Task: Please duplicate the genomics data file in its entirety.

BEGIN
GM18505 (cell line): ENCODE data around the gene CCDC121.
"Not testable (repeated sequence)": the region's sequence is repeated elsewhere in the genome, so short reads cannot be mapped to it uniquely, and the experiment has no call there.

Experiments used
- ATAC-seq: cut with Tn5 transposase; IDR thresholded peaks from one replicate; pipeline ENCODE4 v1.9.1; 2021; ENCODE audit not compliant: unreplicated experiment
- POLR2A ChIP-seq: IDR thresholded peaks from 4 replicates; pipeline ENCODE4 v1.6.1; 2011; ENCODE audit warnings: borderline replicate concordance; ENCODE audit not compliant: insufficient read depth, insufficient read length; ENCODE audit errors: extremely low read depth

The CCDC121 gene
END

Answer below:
GM18505 (cell line): ENCODE data around the gene CCDC121.
"Not testable (repeated sequence)": the region's sequence is repeated elsewhere in the genome, so short reads cannot be mapped to it uniquely, and the experiment has no call there.

Experiments used
- ATAC-seq: cut with Tn5 transposase; IDR thresholded peaks from one replicate; pipeline ENCODE4 v1.9.1; 2021; ENCODE audit not compliant: unreplicated experiment
- POLR2A ChIP-seq: IDR thresholded peaks from 4 replicates; pipeline ENCODE4 v1.6.1; 2011; ENCODE audit warnings: borderline replicate concordance; ENCODE audit not compliant: insufficient read depth, insufficient read length; ENCODE audit errors: extremely low read depth

The CCDC121 gene